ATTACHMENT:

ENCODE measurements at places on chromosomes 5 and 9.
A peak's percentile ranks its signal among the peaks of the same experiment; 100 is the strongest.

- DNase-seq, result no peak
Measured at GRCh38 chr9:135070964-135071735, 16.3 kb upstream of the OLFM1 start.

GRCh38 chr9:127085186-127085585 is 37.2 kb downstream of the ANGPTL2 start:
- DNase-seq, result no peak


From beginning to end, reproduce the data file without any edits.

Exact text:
ENCODE measurements at places on chromosomes 5 and 9.
A peak's percentile ranks its signal among the peaks of the same experiment; 100 is the strongest.

- DNase-seq, result no peak
Measured at GRCh38 chr9:135070964-135071735, 16.3 kb upstream of the OLFM1 start.

GRCh38 chr9:127085186-127085585 is 37.2 kb downstream of the ANGPTL2 start:
- DNase-seq, result no peak